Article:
This tendency to compress and mangle words was first formally noted in a 1949 New Yorker article by one John Davenport who gave it the happy name of Slurvian. In American English, Slurvian perhaps reaches its pinnacle in Baltimore, a city whose citizens have long had a particular gift for chewing up the most important vowels, consonants, and even syllables of most words and converting them into a kind of verbal compost, to put it in the most charitable terms possible.

    The Battle At Little Bull Run
    My family laughs before the fire
    Serves distress from the carcass
    Of smoked duck Mandarin sauce.
    They dissolve all wounds in demitasse
    And leaded decanters of Southern Comfort
    Served neat, with brandied berries.

    At first the drops sting.
    The nurse holds my pulse and offers me gum.
    This is the third test
    in a month, various lenses.
    I watch the doctor's forehead underwater:
    G P X R. I have to correct myself twice.
    Glaucoma, pressure on the retina's
    subtle nerves; some,
    like my grandmother, go crazy from it,
    more than blind.

    Kicking Doors
    She walked out of the kitchen, kicking the door open before her as she went. Aunt Addie had a habit of kicking doors; she always paused before a partly opened door and kicked it open; if the door swung in, she flung it back with her foot; or, if the door was shut, she opened it with her hand for an inch or two, then opened it the rest of the way with her foot; she acted as though she wanted to get a glimpse into the room beyond before she entered it, perhaps to see if it contained anything dreadful or unholy.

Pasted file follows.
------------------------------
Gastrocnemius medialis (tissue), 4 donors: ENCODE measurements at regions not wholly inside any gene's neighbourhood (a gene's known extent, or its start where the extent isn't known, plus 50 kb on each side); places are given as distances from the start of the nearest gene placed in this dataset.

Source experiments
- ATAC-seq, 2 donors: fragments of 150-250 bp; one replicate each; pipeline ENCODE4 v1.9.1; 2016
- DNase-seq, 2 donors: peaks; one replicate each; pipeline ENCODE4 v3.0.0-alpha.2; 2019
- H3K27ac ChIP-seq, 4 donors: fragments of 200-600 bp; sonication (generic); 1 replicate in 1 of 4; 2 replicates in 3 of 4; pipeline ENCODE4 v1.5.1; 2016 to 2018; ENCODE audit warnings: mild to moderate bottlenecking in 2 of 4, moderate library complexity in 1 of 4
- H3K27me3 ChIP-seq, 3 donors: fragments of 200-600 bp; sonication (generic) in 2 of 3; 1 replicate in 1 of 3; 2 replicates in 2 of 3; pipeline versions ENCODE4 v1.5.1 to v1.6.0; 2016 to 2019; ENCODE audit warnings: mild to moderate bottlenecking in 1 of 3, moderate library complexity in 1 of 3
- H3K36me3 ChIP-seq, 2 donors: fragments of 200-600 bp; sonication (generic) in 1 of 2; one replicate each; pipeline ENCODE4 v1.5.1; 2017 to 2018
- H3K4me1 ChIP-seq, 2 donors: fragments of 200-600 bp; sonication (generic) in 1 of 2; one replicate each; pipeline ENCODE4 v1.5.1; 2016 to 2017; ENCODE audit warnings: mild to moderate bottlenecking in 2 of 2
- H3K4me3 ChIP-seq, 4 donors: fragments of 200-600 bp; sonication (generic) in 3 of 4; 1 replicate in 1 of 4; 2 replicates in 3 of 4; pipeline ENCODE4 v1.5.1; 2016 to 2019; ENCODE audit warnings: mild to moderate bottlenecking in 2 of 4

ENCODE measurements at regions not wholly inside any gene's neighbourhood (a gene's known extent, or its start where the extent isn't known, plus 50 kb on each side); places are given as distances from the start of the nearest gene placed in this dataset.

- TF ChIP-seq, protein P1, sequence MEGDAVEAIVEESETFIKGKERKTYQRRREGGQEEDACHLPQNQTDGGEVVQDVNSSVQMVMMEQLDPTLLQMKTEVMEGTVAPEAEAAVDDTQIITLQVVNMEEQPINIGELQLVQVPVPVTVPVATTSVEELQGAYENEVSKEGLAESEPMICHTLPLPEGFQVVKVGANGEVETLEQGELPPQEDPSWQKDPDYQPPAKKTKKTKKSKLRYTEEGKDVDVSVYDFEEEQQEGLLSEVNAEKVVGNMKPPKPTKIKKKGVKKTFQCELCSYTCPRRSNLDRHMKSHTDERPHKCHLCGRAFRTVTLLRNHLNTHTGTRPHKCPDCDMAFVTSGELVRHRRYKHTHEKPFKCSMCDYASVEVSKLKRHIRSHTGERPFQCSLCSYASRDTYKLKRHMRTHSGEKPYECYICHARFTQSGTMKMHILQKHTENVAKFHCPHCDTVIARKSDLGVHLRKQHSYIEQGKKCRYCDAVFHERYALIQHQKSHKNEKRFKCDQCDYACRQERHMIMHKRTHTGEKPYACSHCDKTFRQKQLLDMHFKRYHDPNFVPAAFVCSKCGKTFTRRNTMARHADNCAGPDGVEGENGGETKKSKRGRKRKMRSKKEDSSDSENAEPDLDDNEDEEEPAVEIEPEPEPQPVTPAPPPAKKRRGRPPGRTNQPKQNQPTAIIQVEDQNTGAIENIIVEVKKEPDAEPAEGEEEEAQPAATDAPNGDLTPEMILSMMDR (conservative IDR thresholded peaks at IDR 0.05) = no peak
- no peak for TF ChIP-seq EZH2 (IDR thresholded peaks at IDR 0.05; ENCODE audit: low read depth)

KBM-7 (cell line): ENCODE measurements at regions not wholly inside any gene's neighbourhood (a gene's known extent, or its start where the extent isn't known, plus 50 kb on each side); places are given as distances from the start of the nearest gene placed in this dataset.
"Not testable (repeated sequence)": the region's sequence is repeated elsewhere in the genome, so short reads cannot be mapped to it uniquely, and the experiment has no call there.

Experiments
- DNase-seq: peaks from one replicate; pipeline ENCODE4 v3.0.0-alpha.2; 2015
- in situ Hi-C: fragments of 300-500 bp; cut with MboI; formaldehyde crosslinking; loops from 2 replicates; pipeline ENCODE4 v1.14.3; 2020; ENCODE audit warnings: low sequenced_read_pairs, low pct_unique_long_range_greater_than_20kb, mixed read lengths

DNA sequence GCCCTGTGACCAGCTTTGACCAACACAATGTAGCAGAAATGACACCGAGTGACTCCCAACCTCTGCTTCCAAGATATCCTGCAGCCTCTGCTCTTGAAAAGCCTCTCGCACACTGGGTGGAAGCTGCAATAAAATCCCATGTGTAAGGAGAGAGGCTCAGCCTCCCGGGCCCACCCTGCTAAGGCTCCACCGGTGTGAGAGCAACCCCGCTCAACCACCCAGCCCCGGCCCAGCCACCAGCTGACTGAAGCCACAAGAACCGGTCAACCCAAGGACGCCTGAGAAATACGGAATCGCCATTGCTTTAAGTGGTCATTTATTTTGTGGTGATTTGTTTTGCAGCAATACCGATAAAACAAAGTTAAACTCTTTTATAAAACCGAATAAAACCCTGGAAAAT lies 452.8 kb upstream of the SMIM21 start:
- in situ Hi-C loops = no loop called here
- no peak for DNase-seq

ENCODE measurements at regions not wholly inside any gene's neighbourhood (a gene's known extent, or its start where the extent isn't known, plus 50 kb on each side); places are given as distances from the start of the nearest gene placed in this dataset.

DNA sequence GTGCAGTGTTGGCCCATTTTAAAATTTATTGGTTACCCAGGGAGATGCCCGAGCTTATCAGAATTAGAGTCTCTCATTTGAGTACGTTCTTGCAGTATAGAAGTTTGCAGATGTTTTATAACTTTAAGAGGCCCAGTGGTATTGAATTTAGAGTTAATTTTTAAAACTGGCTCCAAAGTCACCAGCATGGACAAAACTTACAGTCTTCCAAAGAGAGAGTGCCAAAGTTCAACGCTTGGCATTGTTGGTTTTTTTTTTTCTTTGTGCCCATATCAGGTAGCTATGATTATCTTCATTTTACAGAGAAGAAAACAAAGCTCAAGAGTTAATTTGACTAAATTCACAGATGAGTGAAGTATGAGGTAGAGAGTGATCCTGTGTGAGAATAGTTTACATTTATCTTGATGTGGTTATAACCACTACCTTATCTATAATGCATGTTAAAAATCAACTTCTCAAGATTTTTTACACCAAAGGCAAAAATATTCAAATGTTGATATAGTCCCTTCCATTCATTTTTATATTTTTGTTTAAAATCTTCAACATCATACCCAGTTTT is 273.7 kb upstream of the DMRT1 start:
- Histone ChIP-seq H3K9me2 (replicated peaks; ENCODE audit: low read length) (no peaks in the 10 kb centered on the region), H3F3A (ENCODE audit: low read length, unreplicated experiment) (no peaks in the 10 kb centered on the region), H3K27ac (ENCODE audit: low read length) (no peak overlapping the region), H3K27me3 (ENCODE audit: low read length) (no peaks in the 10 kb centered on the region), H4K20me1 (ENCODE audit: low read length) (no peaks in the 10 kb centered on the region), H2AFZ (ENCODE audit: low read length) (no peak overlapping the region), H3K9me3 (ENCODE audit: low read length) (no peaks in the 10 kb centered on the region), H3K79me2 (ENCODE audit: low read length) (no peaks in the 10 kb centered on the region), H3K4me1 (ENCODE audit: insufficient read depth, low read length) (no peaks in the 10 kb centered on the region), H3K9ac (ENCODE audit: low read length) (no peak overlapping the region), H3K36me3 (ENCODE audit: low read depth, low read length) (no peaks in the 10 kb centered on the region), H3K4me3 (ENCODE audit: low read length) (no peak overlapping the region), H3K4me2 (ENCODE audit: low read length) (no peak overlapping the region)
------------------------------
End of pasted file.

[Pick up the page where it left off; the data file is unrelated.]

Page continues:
Ambivalent Zen
    One of the constraints of Zen and other spiritual practices is that few people can take seven days off from work without at least giving up vacation time, and fewer still would choose to spend their vacations staring at a wall. Since family life is another constraint, the preponderance of students are single, widowed or divorced, and most of the couples are childless or old enough that their children have left home. Given the fact that loneliness and psychological desperation are two of the best catalysts for practice, one of the largest contingents around Zen or other spiritual centers will often be drawn from the recently divorced.

    His Father Rebukes Him Again
    And Also Pleads a Little
    Listen carefully. This is your father speaking. A simple man,